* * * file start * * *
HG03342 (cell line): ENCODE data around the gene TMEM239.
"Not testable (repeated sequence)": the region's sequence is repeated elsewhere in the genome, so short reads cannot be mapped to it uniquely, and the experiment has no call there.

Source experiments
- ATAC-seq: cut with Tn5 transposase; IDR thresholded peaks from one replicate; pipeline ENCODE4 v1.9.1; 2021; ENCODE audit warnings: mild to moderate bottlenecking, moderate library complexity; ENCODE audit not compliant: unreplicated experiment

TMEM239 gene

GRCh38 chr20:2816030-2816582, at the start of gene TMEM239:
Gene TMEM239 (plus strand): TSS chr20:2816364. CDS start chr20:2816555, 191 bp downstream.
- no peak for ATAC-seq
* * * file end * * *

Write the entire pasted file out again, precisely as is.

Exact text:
HG03342 (cell line): ENCODE data around the gene TMEM239.
"Not testable (repeated sequence)": the region's sequence is repeated elsewhere in the genome, so short reads cannot be mapped to it uniquely, and the experiment has no call there.

Source experiments
- ATAC-seq: cut with Tn5 transposase; IDR thresholded peaks from one replicate; pipeline ENCODE4 v1.9.1; 2021; ENCODE audit warnings: mild to moderate bottlenecking, moderate library complexity; ENCODE audit not compliant: unreplicated experiment

TMEM239 gene

GRCh38 chr20:2816030-2816582, at the start of gene TMEM239:
Gene TMEM239 (plus strand): TSS chr20:2816364. CDS start chr20:2816555, 191 bp downstream.
- no peak for ATAC-seq